Two years ago, the news spread in the media that the Nobel Prize in Medicine was awarded to two doctors who proved that it is possible to reduce the risk of cancer by 90% through fasting, and more specifically, fasting according to the Ekadashi method. The idea is simple: every 11 lunar days (about once a month) you need to completely give up food and water.
The news turned out to be a fake: the laureate was falsely credited with the words about the healing power of this type of fasting, but the myth took root in the public consciousness so much that conscientious specialists and experts did not succeed in pushing it out to the end. What really lies behind the Ekadashi medical fasting - we figured out together with the family doctor, psychotherapist, full member of the American Association of Psychiatrists AP Mintimer Missarov.
Self-abuse or health improvement?
So, why did this fake hit the public so easily? The fact is that Yoshinori Osumi, a scientist who was awarded the Nobel Prize in 2016, is researching the phenomenon of autophagy. Autophagy (from the Greek autos - "self", phagos - "eating") - a process in which cells destroy themselves, getting rid of some of their structural parts. Autophagy also occurs when the body is normal, but sometimes this process can signal the development of a disease.
Many supporters of therapeutic fasting believe that through fasting the body is cleansed of unnecessary substances. That is why they immediately "hooked" on Osumi's discovery, seeing in it confirmation of their theory. Although Osumi himself never said anything about the benefits of fasting (see also: "5 popular medical myths that you still believe in").
What is Ekadashi fasting?
Ekadashi fasting is a 24-hour intermittent fasting technique on the 11th day after the full moon and new moon of each lunar month in the Hindu calendar.
Hindu culture is considered one of the oldest in the world. Her concepts are based on the close connection between the spiritual and physical components of the human body. According to Hindus, in the process of life in the human body, "slags" are constantly accumulating - harmful substances that must be disposed of.
One of the ways is not to eat or drink anything during the day. According to Hindus, during this time the body, in conditions of a lack of food and water, experiences stress and accelerates metabolic processes, strenuously removing toxins from the body. According to the logic of the Ekadashi fasting technique, in this way the body can allegedly be cured of various diseases: hypertension, diabetes, asthma, diseases of the gastrointestinal tract and many others.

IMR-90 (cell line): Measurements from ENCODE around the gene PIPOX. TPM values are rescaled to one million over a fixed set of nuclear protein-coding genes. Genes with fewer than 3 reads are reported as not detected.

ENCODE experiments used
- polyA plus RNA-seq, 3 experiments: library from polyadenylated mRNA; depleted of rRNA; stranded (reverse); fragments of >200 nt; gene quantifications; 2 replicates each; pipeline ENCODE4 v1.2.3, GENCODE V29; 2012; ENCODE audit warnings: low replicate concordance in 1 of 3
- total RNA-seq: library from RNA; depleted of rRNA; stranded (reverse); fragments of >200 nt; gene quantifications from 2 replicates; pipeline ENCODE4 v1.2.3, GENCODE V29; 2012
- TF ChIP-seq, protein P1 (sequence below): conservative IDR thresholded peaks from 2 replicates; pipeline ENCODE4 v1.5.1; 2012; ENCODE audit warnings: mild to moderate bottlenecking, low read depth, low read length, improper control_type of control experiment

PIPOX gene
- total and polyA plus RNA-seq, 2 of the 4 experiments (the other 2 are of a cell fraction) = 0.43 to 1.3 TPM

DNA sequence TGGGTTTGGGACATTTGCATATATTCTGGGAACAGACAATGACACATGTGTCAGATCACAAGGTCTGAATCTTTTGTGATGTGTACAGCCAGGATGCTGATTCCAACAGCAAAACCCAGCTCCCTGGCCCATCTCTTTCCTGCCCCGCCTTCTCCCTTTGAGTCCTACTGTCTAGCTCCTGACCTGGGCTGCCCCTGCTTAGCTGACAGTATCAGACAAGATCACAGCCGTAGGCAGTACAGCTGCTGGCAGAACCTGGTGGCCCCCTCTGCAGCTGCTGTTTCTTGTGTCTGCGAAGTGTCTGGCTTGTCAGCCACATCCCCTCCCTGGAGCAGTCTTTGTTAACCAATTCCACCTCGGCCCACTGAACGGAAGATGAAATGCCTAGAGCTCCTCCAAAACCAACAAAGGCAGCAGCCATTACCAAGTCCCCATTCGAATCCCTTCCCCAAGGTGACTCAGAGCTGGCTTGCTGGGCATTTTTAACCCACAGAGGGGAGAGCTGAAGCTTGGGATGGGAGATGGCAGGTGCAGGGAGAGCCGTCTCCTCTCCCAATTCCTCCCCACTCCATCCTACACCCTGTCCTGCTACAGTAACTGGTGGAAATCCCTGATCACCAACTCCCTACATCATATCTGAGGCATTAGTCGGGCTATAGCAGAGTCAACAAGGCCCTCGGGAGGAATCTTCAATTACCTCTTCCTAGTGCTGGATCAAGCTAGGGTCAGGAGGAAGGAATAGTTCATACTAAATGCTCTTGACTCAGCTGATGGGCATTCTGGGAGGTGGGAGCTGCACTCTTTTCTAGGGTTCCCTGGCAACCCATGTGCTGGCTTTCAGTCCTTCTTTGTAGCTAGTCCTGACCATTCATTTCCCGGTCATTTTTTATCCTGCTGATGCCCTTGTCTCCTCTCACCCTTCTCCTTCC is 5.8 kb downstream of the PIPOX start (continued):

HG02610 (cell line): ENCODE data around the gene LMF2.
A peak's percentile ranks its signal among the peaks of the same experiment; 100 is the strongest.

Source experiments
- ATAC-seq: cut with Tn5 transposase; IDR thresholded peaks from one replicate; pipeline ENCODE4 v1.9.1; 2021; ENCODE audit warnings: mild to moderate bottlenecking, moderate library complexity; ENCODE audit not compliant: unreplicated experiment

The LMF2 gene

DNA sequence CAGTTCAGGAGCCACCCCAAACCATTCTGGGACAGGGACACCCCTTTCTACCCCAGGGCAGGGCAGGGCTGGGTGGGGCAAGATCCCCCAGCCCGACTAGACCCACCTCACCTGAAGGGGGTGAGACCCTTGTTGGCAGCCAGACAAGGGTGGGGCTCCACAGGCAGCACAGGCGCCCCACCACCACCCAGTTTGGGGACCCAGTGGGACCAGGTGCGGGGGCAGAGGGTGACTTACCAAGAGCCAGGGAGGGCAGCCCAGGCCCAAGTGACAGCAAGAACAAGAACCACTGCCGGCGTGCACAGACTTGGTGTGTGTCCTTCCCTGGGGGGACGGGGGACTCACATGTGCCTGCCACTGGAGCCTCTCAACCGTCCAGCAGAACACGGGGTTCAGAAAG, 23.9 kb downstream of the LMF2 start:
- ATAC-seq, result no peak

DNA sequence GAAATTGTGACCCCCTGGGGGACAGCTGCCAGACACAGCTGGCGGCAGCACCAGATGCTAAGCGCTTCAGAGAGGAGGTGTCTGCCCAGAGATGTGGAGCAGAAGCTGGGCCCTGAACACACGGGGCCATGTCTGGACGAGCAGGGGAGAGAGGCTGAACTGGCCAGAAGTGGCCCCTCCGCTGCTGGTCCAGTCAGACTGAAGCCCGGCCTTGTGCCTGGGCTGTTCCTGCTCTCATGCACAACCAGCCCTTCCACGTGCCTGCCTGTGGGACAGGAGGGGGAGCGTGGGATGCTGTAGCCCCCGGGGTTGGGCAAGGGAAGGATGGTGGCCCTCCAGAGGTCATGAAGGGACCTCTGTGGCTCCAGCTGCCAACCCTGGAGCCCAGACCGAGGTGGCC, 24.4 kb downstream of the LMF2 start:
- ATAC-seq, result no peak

What about in practice?
All this sounds tempting, doesn't it? However, the problem is that the official position of science in this regard sounds rather unambiguous: being in a state of dehydration and a calorie deficit is harmful. Advocates of evidence-based medicine do not support fasting therapy, which is referred to as so-called alternative medicine. Her ideas, including those of curative and intermittent fasting, have no scientific evidence (see also: What is Intermittent Fasting?).
One should definitely not resort to fasting Ekadashi: pregnant women, nursing mothers, people with cardiovascular and oncological diseases, kidney disease, tuberculosis, gout, thrombophlebitis, anorexia, people with underweight and people taking potent drugs.
Ekadashi fasting technique and rules
So, if you still want to test yourself for strength by fasting Ekadashi, but do not want to harm your health, you should adhere to a certain set of rules:
Ideally, fasting for a day on Ekadashi would involve a complete rejection of food and water. Those who find it difficult can adhere to the incomplete Ekadashi fasting technique, in which it is allowed to eat food that does not contain grains or legumes, but only once in the afternoon. The diet can consist of any root vegetables (except beets), water, nuts, dairy products, sugar, fruits, and all vegetables except mushrooms. During Ekadashi fasting, one should try to drink and eat no more than once a day.
- The start and end times of Ekadashi fasting depend on the time zone of a particular region. In order to determine the exact time of entry and exit from Ekadashi, there are special programs for accurately calculating the duration of fasting.
- The day before the beginning of Ekadashi fasting, it is important to exclude heavy food from the diet, and when leaving, start with water, gradually switching to liquid food and only then returning to the usual diet.
It is important to emphasize again: today there is no scientific evidence of the benefits of dry intermittent fasting (Ekadashi fasting), so if you decide to try this technique, you must first consult with a specialist. Remember: everything is poison and everything is medicine, the main thing is measure.
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